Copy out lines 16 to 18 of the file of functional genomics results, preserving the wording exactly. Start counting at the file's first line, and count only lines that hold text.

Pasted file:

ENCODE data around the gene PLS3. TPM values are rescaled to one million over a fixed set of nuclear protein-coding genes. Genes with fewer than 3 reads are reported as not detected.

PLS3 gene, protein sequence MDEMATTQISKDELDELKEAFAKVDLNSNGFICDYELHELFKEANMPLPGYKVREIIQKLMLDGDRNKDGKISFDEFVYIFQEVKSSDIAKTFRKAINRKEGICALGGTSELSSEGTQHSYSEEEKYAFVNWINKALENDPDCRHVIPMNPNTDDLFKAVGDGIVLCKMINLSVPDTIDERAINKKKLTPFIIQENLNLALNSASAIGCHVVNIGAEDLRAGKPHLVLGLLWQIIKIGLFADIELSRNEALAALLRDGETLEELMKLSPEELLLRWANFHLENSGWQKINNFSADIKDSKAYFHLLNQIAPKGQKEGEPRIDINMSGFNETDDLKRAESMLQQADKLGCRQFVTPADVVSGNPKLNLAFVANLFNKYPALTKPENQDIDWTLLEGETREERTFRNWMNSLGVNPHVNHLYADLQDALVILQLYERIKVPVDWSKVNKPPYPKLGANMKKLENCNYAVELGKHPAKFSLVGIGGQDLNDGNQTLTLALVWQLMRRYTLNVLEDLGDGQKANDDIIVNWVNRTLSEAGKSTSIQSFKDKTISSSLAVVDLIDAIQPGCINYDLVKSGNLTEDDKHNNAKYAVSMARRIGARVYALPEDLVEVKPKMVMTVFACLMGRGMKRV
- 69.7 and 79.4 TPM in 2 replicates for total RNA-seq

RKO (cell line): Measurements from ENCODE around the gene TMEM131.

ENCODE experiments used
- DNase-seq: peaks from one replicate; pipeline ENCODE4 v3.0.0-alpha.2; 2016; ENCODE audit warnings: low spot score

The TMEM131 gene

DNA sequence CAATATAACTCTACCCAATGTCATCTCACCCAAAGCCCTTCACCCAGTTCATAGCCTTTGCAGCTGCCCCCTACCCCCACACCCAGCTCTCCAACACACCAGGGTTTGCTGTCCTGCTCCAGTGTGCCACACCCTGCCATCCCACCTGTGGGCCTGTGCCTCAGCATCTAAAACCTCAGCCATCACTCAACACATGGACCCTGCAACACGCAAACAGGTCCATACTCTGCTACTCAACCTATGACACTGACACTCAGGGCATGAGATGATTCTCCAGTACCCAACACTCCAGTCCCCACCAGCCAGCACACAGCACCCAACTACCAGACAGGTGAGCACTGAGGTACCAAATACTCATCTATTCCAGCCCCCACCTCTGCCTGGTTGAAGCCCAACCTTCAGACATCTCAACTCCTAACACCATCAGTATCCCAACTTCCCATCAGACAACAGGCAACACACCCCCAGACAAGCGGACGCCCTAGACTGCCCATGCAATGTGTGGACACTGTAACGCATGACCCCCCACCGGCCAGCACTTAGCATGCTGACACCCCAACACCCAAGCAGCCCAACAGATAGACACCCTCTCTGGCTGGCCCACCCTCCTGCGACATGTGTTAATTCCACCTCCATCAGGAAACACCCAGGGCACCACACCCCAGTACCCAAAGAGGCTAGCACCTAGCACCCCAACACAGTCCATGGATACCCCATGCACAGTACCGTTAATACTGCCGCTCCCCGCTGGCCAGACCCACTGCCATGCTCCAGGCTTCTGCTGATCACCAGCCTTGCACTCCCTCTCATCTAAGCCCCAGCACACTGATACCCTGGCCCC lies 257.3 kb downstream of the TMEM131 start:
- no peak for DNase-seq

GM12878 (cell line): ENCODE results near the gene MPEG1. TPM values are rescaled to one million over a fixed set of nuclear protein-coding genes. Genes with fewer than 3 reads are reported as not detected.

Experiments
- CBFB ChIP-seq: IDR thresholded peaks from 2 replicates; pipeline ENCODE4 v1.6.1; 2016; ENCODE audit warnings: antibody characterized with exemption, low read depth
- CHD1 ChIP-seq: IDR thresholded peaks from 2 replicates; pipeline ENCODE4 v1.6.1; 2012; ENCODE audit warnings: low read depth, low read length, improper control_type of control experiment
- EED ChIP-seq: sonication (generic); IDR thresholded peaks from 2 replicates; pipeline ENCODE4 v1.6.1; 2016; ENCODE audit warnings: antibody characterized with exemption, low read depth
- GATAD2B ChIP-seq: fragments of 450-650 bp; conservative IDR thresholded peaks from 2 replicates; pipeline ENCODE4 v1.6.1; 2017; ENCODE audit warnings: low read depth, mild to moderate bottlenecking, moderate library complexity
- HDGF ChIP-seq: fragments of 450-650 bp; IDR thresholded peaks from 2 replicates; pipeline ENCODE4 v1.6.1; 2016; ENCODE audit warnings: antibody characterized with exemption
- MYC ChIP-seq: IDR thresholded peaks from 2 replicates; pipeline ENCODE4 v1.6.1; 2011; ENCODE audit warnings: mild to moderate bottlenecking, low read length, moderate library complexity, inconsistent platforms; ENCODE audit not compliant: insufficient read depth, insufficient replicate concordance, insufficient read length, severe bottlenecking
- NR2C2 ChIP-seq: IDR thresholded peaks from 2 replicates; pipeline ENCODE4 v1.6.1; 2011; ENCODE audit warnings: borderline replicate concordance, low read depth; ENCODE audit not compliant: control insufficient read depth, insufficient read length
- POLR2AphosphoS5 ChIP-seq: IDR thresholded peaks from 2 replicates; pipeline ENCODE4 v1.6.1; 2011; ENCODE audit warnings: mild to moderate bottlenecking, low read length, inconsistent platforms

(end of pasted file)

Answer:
- HDGF ChIP-seq: fragments of 450-650 bp; IDR thresholded peaks from 2 replicates; pipeline ENCODE4 v1.6.1; 2016; ENCODE audit warnings: antibody characterized with exemption
- MYC ChIP-seq: IDR thresholded peaks from 2 replicates; pipeline ENCODE4 v1.6.1; 2011; ENCODE audit warnings: mild to moderate bottlenecking, low read length, moderate library complexity, inconsistent platforms; ENCODE audit not compliant: insufficient read depth, insufficient replicate concordance, insufficient read length, severe bottlenecking
- NR2C2 ChIP-seq: IDR thresholded peaks from 2 replicates; pipeline ENCODE4 v1.6.1; 2011; ENCODE audit warnings: borderline replicate concordance, low read depth; ENCODE audit not compliant: control insufficient read depth, insufficient read length